“The city has emerged as a real alternative to the likes of Shanghai and Beijing, and even Sanya, as it not only now has a good array of meeting facilities but also a wide variety of activities from the nearby mountains and lakes to the photogenic pandas.”
The market in Chengdu is expected to grow significantly by 2017 with the opening of such hotels as The Temple House, JW Marriott, Conrad, Waldorf Astoria, Hilton, W and Fairmont. Currently more than 6,500 hotel rooms are under construction – the third highest number in Asia, behind Shanghai and Jakarta. And more airlines are heading for Chengdu from Europe – KLM, Lufthansa, and British Airways are prime examples. In 2014, international inbound travellers to Chengdu increased 12 per cent. From the Middle East, both Qatar and Etihad have launched direct flights to the city, and are looking to increase frequencies, while both Turkish Airlines and Emirates are looking to target the west of China in the near future.
For MICE managers in cities along other parts of the Silk Road, the thought of a new influx of customers is tempting to say the least.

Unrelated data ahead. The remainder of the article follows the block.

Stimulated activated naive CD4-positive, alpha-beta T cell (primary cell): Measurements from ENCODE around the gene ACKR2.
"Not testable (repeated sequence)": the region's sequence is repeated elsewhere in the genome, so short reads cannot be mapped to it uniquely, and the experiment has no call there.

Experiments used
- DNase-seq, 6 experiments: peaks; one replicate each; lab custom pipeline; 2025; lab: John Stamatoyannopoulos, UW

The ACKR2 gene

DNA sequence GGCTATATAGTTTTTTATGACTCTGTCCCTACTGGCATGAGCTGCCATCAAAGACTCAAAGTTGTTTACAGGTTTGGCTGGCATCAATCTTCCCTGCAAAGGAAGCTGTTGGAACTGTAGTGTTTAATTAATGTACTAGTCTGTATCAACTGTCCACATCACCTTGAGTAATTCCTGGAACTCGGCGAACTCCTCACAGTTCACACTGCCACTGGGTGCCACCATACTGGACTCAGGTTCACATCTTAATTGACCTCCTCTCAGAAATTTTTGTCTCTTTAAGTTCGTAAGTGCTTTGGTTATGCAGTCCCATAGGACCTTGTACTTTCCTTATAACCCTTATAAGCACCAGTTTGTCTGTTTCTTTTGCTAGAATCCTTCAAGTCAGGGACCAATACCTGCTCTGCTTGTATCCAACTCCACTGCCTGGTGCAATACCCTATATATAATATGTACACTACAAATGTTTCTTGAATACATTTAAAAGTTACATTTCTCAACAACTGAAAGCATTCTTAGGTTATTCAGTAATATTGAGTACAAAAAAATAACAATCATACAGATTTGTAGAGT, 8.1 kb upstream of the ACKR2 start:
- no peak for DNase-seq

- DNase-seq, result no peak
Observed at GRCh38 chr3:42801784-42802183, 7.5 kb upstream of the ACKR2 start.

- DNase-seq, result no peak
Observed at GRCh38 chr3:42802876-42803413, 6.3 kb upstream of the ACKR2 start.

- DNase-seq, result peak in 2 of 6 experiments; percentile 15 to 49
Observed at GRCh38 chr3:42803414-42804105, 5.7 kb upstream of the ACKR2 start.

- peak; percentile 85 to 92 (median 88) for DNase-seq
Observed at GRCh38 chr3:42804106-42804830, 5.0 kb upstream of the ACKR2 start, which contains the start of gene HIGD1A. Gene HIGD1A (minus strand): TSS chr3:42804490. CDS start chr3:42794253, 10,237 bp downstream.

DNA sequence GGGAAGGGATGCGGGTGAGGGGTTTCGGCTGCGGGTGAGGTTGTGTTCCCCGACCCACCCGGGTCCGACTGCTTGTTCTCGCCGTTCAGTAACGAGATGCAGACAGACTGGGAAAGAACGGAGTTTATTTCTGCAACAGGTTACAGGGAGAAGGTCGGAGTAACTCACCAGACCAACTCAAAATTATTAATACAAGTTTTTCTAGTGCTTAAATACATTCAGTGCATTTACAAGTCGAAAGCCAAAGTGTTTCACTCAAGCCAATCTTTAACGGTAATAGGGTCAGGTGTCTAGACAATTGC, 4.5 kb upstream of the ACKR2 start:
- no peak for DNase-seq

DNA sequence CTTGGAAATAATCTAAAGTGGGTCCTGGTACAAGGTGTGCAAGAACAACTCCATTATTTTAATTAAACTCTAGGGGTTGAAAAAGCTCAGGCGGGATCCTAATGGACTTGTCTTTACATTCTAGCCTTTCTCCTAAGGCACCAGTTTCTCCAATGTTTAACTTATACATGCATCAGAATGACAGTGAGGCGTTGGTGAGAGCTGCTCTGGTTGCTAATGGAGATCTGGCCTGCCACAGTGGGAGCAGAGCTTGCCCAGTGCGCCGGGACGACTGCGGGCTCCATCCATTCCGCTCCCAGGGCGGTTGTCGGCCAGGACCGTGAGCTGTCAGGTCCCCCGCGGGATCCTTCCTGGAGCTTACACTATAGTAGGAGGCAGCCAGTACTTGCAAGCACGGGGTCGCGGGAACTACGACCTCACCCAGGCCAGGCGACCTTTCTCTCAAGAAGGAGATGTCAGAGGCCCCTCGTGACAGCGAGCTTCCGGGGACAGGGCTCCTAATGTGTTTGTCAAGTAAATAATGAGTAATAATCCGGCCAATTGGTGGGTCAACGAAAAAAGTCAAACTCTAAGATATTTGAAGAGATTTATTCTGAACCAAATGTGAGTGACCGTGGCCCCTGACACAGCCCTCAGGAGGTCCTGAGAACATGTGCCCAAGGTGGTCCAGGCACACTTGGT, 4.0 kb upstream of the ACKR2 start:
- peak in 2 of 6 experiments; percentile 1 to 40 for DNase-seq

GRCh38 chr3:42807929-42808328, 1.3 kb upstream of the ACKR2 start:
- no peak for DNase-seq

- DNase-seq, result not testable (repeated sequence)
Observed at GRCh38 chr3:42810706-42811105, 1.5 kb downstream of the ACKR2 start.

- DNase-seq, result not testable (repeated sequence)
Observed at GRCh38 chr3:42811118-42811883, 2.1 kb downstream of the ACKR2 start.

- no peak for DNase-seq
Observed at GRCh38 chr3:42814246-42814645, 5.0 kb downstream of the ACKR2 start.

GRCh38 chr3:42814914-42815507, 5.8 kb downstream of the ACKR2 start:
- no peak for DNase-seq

“We are very confident about the potential opportunities,” says Janet Wen, Director of Sales & Marketing at the Kempinski Hotel in Chongqing,
which is directly connected to the Nanping International Convention Centre.
“The Silk Road initiative shows China’s effort to adapt to a changing world and to spread globalisation through a new round of comprehensive openings.
“China has transformed itself into a market-oriented economy and attracted investments from developed economies, such as the US, the EU and Japan. International chain hotels will be the first priority for all global enterprises.”
Xian and Hangzhou
It’s a similar story in Xian, one of the Silk Road’s major staging posts and best known as the site of the Terracotta Warriors.
“One Road, One Belt’ will help to promote the destination and popularity as Xian is the starting point of the Silk Road,” says Ruby Xhu, Communications Manager for the Shangri-La, which has recently run MICE events for the likes of Samsung and Johnson & Johnson. She adds that the city and surrounding Shaanxi Province are regarded as President Xi’s “hometown”.
“As more and more international enterprises invest in Xian, such as Micron Technology, this will bring more business opportunities for our hotel,” she says.